A conservative strain has started to creep into the national debate on legalization, with a few unlikely allies saying the core issue is one of individual freedom Family propelled JP Holyoak into the weed business: his daughter, Reese, has a rare illness, and Holyoak believes in the power of medical marijuana. He believes in it so much that his company, Arizona Natural Selections, operates two medical marijuana dispensaries that have served about 9,000 patients since opening last year. Holyoak, a financial adviser, has a big cannabis nursery in a warehouse on an industrial estate near Phoenix Sky Harbor airport. And he believes that recreational marijuana should be legalised – not through any enthusiasm for stoner culture, but because it is sound conservative policy.Holyoak, a Republican, said he has “learned about the total futility of the war on drugs” and is convinced that the only two choices are “tax and regulate, or enrich criminals”. Because of this, he is backing a new ballot initiative asking Arizona voters to legalise recreational pot. He sees it as a wholly separate issue from medical marijuana, which was narrowly approved in the state in 2010 when “yes” won 50.13% of the vote.
Sanjay Gupta Says It’s Time For A Medical Marijuana ‘Revolution’ [Huffington Post]
Dr. Sanjay Gupta, CNN’s chief medical correspondent, has issued his strongest statement on legal weed yet, calling for a full-scale “medical marijuana revolution. We should legalize medical marijuana,” he wrote in an op-ed published Thursday on CNN’s website. “We should do it nationally. And, we should do it now.” Gupta’s comments come ahead of “Weed 3,” the third installment of his documentary series that explores the plant’s medical effectiveness and evolving status in society. The episode, premiering Sunday on CNN, will include high-resolution renderings of what happens to the brain when individuals use cannabis. It will also follow those engaging in the country’s first federally approved clinical study of marijuana on PTSD patients and feature interviews with President Barack Obama and other lawmakers, including Sens. Kirsten Gillibrand (D-N.Y.) and Cory Booker (D-N.J.). “I see a revolution that is burning white hot among young people, but also shows up among the parents and grandparents in my kids’ school,” Gupta’s op-ed continues. “A police officer I met in Michigan is part of the revolution, as are the editors of the medical journal, Neurosurgery. I see it in the faces of good parents, uprooting their lives to get medicine for their children.”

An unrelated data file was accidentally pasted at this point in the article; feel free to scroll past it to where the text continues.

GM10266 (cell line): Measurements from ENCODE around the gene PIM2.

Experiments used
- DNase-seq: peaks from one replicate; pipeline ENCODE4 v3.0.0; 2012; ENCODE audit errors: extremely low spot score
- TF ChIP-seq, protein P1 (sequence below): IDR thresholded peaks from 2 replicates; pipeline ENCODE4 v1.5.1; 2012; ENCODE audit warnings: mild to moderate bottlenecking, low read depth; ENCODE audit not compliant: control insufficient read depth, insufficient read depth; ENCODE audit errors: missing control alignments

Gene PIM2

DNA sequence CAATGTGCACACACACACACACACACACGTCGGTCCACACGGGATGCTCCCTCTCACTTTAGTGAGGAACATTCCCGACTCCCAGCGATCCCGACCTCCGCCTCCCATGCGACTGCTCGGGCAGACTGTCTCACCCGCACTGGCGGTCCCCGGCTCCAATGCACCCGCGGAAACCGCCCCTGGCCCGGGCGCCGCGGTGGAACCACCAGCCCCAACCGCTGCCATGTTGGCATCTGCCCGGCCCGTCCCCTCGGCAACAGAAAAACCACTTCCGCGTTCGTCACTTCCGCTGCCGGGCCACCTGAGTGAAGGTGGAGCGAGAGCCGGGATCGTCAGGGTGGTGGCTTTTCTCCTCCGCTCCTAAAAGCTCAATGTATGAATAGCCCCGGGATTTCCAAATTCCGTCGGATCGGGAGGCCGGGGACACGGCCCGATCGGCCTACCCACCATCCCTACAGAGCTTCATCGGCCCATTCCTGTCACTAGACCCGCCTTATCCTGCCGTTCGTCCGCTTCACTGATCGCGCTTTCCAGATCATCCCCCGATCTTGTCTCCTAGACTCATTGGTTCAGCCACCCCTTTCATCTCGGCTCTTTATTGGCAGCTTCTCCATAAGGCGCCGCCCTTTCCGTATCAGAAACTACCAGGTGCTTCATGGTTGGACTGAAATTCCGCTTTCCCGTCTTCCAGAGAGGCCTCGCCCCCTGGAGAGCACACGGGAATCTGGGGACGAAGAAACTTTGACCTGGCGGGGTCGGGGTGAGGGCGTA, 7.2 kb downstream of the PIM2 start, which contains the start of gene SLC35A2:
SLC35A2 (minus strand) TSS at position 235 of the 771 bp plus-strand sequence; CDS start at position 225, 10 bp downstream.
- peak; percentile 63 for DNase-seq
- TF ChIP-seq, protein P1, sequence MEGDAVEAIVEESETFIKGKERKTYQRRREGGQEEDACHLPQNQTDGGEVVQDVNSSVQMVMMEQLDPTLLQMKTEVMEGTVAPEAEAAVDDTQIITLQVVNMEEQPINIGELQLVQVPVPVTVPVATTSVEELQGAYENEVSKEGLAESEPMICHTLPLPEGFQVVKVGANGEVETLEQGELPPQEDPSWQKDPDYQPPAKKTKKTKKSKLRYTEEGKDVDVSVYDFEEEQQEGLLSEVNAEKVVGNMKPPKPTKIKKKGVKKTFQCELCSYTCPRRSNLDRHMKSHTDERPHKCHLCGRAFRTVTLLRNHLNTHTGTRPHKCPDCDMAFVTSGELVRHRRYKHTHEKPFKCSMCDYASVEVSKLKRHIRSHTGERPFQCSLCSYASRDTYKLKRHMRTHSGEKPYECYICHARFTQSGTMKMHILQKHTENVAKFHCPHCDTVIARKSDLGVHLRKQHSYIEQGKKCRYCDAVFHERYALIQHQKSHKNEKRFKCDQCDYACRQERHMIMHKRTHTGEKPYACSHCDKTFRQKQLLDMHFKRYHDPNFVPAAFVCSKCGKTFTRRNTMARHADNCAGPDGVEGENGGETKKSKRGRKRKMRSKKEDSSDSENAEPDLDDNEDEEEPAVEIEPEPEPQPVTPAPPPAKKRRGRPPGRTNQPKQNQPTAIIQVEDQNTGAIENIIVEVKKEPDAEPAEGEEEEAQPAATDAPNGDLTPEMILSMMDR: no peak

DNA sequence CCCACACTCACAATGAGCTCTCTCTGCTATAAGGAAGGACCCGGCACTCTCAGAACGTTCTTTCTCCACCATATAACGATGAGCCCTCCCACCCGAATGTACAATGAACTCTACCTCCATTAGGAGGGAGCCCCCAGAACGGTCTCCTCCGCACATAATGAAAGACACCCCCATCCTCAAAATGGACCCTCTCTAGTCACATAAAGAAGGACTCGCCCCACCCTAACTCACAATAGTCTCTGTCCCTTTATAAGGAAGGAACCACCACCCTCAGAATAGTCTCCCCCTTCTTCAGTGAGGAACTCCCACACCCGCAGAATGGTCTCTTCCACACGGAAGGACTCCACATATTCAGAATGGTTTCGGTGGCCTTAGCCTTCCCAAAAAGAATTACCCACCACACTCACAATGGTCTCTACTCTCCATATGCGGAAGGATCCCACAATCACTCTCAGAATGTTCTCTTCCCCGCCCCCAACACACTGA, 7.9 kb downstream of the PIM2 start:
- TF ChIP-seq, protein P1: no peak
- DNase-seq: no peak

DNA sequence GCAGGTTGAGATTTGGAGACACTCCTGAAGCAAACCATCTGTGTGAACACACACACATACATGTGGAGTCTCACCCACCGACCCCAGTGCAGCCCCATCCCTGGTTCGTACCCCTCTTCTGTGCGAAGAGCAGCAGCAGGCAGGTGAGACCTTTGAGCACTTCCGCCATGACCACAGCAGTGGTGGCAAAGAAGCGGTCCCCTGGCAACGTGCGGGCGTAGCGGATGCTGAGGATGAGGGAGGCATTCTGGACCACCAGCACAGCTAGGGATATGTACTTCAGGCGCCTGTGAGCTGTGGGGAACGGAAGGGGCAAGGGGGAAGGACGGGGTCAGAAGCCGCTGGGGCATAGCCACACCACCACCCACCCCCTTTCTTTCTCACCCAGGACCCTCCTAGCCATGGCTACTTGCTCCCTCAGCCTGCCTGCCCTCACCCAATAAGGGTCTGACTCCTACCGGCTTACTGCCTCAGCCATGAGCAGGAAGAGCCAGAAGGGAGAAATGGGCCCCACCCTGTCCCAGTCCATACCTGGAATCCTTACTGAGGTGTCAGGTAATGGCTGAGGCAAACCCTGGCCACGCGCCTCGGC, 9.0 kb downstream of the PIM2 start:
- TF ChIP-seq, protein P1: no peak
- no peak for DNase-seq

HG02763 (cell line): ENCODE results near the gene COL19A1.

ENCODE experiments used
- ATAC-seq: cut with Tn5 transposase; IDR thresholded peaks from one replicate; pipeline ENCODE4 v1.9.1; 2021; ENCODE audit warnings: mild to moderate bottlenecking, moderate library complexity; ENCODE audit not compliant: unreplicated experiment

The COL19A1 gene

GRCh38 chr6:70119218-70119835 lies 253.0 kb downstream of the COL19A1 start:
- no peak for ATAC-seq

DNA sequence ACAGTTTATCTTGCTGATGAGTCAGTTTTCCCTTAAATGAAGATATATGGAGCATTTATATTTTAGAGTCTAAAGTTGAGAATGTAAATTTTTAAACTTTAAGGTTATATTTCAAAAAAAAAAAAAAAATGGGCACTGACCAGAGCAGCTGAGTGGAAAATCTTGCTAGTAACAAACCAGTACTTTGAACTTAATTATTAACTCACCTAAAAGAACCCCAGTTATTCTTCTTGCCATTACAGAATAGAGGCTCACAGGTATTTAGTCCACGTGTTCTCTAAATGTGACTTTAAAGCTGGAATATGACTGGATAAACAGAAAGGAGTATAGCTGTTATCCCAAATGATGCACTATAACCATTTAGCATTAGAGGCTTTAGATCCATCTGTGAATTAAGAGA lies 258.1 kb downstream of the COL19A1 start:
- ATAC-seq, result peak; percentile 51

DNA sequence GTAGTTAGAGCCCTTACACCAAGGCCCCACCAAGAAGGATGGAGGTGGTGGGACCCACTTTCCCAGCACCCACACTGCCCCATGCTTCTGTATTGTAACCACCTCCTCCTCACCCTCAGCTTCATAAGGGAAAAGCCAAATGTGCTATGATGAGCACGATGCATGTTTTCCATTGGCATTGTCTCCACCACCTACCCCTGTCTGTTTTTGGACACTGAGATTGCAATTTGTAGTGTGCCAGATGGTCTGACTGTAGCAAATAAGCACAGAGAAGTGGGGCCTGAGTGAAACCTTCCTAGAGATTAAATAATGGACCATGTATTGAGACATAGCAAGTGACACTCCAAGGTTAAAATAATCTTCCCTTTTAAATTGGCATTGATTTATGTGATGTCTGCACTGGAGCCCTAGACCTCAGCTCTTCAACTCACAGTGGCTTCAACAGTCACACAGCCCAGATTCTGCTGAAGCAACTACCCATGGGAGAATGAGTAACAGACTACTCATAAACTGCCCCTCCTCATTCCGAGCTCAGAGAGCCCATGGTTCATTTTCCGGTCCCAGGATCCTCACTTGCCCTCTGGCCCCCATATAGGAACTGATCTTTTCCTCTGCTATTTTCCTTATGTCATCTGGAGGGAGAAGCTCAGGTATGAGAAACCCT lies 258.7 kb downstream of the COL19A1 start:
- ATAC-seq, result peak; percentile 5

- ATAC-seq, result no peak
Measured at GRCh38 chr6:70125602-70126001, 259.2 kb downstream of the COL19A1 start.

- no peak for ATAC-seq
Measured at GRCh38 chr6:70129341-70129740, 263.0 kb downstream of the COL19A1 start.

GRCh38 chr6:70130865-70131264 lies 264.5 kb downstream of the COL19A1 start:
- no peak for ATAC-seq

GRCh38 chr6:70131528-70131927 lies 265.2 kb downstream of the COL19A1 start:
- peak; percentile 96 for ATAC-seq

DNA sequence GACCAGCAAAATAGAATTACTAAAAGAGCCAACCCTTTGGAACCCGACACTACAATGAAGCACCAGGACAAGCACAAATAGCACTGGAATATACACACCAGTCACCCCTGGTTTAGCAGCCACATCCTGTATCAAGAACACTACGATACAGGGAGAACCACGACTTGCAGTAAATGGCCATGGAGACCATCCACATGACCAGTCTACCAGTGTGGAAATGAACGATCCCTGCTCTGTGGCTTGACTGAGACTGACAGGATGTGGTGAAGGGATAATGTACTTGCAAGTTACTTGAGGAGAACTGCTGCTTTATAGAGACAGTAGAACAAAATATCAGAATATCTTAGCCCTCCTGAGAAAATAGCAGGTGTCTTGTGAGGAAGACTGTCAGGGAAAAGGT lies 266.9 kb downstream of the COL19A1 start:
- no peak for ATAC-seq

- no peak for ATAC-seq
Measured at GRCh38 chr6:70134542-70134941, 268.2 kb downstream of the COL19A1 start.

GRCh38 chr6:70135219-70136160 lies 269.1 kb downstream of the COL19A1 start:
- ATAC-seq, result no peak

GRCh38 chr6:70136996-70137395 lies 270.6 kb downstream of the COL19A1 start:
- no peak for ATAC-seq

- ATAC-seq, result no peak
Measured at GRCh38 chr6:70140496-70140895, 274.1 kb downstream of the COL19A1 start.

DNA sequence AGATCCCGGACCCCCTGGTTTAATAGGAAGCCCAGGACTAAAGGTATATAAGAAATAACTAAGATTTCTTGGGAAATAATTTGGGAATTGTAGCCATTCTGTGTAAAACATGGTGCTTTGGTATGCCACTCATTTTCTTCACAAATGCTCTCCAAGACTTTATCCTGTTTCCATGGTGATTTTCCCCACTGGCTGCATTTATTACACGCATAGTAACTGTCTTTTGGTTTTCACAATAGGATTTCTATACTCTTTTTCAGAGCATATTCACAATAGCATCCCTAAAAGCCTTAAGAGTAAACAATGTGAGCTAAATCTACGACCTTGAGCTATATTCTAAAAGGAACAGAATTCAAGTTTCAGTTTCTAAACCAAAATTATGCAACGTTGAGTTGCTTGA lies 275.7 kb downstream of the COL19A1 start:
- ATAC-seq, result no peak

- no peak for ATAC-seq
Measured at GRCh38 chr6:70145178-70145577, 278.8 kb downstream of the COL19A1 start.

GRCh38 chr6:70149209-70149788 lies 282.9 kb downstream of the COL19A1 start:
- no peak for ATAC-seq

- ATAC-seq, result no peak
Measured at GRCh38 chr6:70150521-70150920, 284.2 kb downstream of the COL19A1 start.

Puerto Rico governor signs order to legalize medical pot [The Big Story]
Puerto Rico’s governor on Sunday signed an executive order to authorize the use of medical marijuana in the U.S. territory in an unexpected move following a lengthy public debate. Gov. Alejandro Garcia Padilla said the island’s health secretary has three months to issue a report detailing how the executive order will be implemented, the impact it will have and what future steps could be taken. The order went into immediate effect. “We’re taking a significant step in the area of health that is fundamental to our development and quality of life,” Garcia said in a statement. “I am sure that many patients will receive appropriate treatment that will offer them new hope.” The order directs the health department to authorize the use of some or all controlled substances or derivatives of the cannabis plant for medical use.
Placards and banners with the message “Ganga for all!” could be seen in the streets of Paris on Saturday as hundreds marched in support of legalising cannabis. As part of the Global Marijuana March, the crowds were calling for a change in France’s drug policy.
Cannabis activist lights up in live TV interview on South Africa’s state broadcaster [The Telegraph]